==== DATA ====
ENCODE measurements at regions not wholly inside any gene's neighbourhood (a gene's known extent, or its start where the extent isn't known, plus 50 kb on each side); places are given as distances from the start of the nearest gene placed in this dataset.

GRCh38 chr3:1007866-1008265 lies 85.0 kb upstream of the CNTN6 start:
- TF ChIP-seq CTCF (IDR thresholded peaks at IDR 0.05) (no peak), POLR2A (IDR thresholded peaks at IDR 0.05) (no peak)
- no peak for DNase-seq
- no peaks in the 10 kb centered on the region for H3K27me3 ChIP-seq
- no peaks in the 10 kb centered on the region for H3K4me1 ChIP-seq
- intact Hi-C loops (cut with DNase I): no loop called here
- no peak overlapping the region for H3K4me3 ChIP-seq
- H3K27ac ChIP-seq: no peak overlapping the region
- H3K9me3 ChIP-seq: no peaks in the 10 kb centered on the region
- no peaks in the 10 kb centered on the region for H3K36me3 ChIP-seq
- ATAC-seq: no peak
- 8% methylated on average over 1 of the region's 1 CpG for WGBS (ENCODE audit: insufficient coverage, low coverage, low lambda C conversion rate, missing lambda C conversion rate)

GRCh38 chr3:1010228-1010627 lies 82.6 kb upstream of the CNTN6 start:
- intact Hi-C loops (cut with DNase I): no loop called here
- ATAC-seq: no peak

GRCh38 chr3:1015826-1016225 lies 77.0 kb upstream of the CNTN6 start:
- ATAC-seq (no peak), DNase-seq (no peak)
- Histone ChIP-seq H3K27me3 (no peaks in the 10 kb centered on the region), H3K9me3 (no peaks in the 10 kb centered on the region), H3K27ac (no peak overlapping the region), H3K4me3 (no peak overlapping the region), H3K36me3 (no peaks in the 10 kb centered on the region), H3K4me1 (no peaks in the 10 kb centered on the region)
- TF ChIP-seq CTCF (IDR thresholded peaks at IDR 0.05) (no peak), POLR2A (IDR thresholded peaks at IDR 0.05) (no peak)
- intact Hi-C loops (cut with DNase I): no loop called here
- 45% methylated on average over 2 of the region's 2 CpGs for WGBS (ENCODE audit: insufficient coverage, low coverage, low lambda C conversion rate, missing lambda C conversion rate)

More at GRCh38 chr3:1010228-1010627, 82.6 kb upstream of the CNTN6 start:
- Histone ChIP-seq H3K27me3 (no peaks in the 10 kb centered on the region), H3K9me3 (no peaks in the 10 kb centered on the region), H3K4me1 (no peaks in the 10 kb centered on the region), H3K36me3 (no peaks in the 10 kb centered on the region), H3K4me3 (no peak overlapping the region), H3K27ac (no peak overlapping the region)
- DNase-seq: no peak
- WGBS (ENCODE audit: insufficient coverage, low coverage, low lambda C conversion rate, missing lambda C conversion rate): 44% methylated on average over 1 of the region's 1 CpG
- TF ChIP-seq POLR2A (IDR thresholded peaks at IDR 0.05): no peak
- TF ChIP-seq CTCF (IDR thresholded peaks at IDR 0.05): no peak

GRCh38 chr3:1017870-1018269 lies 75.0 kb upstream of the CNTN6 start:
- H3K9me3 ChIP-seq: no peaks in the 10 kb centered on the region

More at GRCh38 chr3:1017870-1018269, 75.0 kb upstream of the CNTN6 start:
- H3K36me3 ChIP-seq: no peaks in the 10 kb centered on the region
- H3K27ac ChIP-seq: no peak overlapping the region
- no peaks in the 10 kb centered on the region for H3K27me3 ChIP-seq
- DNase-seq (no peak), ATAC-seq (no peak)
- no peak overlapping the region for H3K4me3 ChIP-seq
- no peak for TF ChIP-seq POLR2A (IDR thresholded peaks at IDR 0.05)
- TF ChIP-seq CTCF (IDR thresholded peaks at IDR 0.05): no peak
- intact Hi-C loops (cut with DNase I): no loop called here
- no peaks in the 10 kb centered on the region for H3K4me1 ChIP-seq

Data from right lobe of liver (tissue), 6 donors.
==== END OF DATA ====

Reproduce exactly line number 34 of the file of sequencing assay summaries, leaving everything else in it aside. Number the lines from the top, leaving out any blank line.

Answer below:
- no peaks in the 10 kb centered on the region for H3K27me3 ChIP-seq